Two out of three teaching positions are vacant – Amalie is scared and applies anyway – NRK Nordland

Two out of three teaching positions are vacant – Amalie is scared and applies anyway – NRK Nordland

There are daily reports in the media about the shortage of teachers and nurses.

But there will be more elderly people to care for and we will need more nurses, and in fact we will need fewer teachers.

The reason? It is born Fewer children.

Speak from Statistics Norway (SSB) shows that the turning point will already occur in 2025.

Until 2040, Statistics Norway indicates a surplus of teachers. They calculate the deficit up to 2025 only for primary school teachers.

Statement should be read with caution, write SSB. There is uncertainty about how the population will evolve, as well as how many teachers are trained each year.

– Terrifying

Amalie Pauline Steindal Johansen is in her first year of teacher training at Bodo.

In five years she will be standing in front of a classroom teaching young people.

She is a little worried when she hears about Statistics Norway’s predictions.

– You hear that there are very few students and few places. So it’s very scary. I have to see it before I believe it, she says.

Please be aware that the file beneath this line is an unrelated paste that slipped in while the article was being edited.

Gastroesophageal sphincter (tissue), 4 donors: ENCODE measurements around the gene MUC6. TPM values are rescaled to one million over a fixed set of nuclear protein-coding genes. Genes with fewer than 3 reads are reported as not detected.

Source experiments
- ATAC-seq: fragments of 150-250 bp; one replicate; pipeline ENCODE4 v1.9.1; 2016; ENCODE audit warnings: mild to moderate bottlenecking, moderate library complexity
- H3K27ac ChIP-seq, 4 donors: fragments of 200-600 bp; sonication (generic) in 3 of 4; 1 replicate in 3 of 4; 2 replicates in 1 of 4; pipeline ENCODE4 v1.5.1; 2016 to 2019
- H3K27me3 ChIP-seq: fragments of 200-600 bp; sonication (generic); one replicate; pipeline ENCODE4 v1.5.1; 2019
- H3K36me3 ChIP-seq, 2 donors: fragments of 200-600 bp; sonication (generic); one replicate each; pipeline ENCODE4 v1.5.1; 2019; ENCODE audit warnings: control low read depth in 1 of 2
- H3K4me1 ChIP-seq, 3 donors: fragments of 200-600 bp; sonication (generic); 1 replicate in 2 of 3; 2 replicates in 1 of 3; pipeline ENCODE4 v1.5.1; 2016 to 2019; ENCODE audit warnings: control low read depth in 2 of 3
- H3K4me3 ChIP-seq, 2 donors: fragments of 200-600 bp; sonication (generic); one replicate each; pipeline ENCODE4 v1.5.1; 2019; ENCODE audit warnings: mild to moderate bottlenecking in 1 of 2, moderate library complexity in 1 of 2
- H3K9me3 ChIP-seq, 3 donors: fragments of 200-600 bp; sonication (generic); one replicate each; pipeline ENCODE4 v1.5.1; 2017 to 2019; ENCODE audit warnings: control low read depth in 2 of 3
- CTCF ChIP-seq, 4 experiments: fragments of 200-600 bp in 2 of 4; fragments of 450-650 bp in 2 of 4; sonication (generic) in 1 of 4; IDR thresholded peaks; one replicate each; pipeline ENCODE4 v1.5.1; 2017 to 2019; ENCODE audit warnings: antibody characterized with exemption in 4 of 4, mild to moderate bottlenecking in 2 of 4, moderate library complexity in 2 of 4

Statistics Norway’s estimate says nothing about how teachers are distributed in the country. Because while more central areas enjoy a surplus of teachers, smaller municipalities may struggle with a shortage of applicants.

Don’t blame everyone:- I wish some teachers had told me how good their profession is. That’s because not all teachers are experienced, says Amalie Pauline Steindel-Johansen.

Photo: Kåre Riibe Ramskjell / NRK

Amalie Palin has already prepared her plan: she wants to work in the district after finishing her education.

– I plan to go to Finland and settle down and work there. I have never been there before and want to try something new.

In the long term, he would like to return to Westerlen and work as a teacher there.

– I doubt there will be work to go. I know there was a huge shortage of people there.